[S]peakers and writers choose from the entire inventory of lexico-gramatical characteristics of a language, selecting the linguistic features that are best suited functionally to their situations and communicative purposes. These choices are explicitly not meaning-preserving, and they are explicitly functional, because different registers do not express the same kinds of meanings.

Despite the abundance of statements and of evidence pointing in this direction, sociolinguistics proper has more often than not refused to accept – let alone to take scientific advantage of – the fact that variation can generate meanings that are by no means restricted to the social and stylistic axes as traditionally conceived. This is all the more intriguing when we think that Labov himself has often disdained the very term sociolinguistics as a label for his own work, stating that all linguistics is inherently social. It has progressively become obvious that the construction of social identities need not be restricted to the – often anecdotical – use of phonetic features that are subject to some kind of social evaluation in a community. Why, then, should linguistics not pay attention to all those choices that build social life as they build ‘internal’ or ‘functional’ meaning? Be that as it may, little progress seems to have been made in this respect. Even a renowned specialist in stylistic variation like Schilling (2013: 344) is careful to point out that the social meanings of linguistic variants should be considered arbitrary. The author distantiates herself from what she calls iconicism, which she associates with prejudices such as the popular notion that articulatory relaxation is an index of laziness or lack of education. Unfortunately, her claims seem to be restricted – as usual – to the phonological level, so it is not clear whether iconicism should be as objectionable with linguistic levels where conceptual meaning is involved.

In communicative practice, speakers resort to a wide range of semiotic codes – language, voice, gestures, aesthetics, habits, ideology – to produce style, just as to interpret it in others’ choices. In a comment to her most recent collection of papers, Eckert concludes that variation theory “ultimately must deal with meaning” (2018: 163). Her views – at least as expressed in the excerpts transcribed – are close to those expressed by Coupland (2011: 142), himself an author coming from variation studies, but whose approach to style eventually proved irreconcilable with that of the school: “Style is not at all a matter of alternation between semantically equivalent and semantically neutral forms under the influence of situational constraints. It is the exercising of meaningful choices through language, where those choices play a role in articulating the social situation”.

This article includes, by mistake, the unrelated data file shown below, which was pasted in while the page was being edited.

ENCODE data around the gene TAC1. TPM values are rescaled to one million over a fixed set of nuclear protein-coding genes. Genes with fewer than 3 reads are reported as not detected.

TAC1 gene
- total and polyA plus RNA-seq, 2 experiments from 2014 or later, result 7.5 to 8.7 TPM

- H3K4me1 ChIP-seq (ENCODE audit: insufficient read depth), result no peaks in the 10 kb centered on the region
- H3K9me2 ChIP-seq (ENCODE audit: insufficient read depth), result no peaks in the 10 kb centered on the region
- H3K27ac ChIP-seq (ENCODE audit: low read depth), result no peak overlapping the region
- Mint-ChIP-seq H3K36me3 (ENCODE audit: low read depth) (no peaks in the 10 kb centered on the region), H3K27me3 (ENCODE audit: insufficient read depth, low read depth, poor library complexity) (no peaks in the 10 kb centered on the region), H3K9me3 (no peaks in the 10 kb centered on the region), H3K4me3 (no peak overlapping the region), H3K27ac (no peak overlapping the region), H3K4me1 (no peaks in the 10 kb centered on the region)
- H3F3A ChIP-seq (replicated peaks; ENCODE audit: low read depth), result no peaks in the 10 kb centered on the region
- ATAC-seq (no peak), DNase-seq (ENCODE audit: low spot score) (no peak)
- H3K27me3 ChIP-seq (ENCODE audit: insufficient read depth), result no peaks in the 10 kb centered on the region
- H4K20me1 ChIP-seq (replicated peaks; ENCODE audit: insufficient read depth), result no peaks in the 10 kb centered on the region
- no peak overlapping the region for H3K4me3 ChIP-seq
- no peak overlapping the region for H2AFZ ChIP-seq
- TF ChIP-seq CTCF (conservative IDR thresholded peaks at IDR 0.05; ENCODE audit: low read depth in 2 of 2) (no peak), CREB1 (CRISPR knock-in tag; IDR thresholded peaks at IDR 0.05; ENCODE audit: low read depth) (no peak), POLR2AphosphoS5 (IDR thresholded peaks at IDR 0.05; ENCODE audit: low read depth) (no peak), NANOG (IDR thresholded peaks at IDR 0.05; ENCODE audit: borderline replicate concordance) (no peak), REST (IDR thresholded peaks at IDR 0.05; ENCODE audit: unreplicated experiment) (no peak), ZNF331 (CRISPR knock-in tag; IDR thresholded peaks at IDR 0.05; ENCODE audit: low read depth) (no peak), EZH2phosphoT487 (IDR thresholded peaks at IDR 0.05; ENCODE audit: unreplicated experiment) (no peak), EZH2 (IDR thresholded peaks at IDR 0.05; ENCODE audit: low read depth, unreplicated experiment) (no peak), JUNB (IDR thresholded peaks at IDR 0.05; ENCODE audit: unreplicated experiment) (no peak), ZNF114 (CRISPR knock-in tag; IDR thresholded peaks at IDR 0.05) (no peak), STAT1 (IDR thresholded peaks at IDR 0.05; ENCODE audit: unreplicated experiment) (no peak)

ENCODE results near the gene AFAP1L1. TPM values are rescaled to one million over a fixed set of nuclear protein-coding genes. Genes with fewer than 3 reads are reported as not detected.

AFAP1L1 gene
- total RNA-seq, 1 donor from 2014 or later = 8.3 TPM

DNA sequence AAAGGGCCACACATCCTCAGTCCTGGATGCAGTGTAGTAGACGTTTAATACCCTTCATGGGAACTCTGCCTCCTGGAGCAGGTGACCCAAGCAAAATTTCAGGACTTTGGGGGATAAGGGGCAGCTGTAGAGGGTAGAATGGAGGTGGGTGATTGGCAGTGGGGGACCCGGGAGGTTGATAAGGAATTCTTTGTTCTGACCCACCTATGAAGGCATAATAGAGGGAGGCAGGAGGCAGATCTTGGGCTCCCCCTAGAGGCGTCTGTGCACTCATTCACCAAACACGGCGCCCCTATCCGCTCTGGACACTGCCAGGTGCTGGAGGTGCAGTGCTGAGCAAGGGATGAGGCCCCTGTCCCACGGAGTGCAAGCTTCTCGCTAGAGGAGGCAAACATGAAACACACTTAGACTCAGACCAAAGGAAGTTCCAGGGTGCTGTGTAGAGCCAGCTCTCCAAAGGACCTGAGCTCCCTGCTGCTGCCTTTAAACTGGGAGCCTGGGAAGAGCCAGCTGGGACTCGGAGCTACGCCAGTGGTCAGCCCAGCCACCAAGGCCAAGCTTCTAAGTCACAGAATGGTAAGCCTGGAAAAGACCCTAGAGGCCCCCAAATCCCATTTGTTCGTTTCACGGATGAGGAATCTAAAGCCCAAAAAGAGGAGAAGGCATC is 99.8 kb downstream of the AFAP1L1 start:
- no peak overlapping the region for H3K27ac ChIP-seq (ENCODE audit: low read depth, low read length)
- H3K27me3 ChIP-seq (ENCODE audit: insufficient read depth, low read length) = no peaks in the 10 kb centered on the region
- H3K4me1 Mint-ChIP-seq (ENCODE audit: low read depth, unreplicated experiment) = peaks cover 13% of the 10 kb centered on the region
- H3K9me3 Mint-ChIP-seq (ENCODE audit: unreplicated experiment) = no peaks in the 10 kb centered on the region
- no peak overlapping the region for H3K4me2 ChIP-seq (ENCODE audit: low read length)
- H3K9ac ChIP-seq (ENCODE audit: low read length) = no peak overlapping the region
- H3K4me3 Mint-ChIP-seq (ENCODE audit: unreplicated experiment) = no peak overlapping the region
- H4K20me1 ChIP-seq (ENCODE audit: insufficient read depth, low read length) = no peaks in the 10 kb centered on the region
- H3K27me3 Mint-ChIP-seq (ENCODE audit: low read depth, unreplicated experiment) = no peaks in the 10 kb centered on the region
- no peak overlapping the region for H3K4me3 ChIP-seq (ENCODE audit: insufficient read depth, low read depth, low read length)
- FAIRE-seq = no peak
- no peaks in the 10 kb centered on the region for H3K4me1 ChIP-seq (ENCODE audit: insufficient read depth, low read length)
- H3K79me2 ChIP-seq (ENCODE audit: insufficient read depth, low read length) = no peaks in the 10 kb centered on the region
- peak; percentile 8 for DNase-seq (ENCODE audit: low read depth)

Finally, the fact that style as the creation of meaning concerns all aspects of linguistic usage also becomes evident in more pragmatic-oriented studies such as the one by Scott (2019). The author analyzes referential expressions and shows that their functions are hardly limited to the contextual indexation of certain participants; rather, they make it possible to communicate attitudes and emotions on the part of the speaker, and more generally to create various stylistic and poetic effects. Her findings are easy to connect with those of the many investigations carried out by the CoSoLen group on Spanish grammatical persons and their different formal variants as resources for the discursive and cognitive construction of participants. It thus seems necessary to keep on pursuing research within our model of variation as different ways to say different things (Aijón Oliva & Serrano 2013: 19-23), in order to develop a theoretical paradigm that conjugates sociopragmatic analysis with the functional-cognitive view of language as the basis of thought and behavior.

Works cited

Aijón Oliva, M. A. & M. J. Serrano. 2013. Style in syntax: Investigating variation in Spanish pronoun subjects. Bern: Peter Lang.

Biber, D. & S. Conrad. 2009. Register, genre, and style. Cambridge: Cambridge University Press.

Chambers, J. K. 2013. Studying language variation: An informal epistemology. In J. K. Chambers & N. Schilling (eds.), The handbook of language variation and change. Oxford: Wiley-Blackwell, 2nd updated ed., 1-16.

Coupland, N. 2011. The sociolinguistics of style. In R. Mesthrie (ed.), The Cambridge handbook of sociolinguistics. Cambridge: Cambridge University Press, 138-156.

Eckert, P. 2008. Variation and the indexical field. Journal of Sociolinguistics 12: 453-476.

Eckert, P. 2018. Meaning and linguistic variation: The third wave in sociolinguistics. Cambridge: Cambridge University Press.

Herring, S. C. & J. Androutsopoulos. 2015. Computer-mediated discourse 2.0. In D. Schiffrin, D. Tannen & H. E. Hamilton (eds.), The handbook of discourse analysis. Oxford: Wiley-Blackwell, 2nd ed., vol. 1, 266-311.

Schilling, N. 2013. Investigating stylistic variation. In J. K. Chambers & N. Schilling (eds.), The handbook of language variation and change. Oxford: Wiley-Blackwell, 2nd updated ed., 327-349.

Scott, K. 2019. Referring expressions, pragmatics, and style. Reference and beyond. Cambridge: Cambridge University Press.

Silva-Corvalán, C. & A. Enrique-Arias. 2017. Sociolingüística y pragmática del español. Washington, DC: Georgetown University Press, 2nd ed.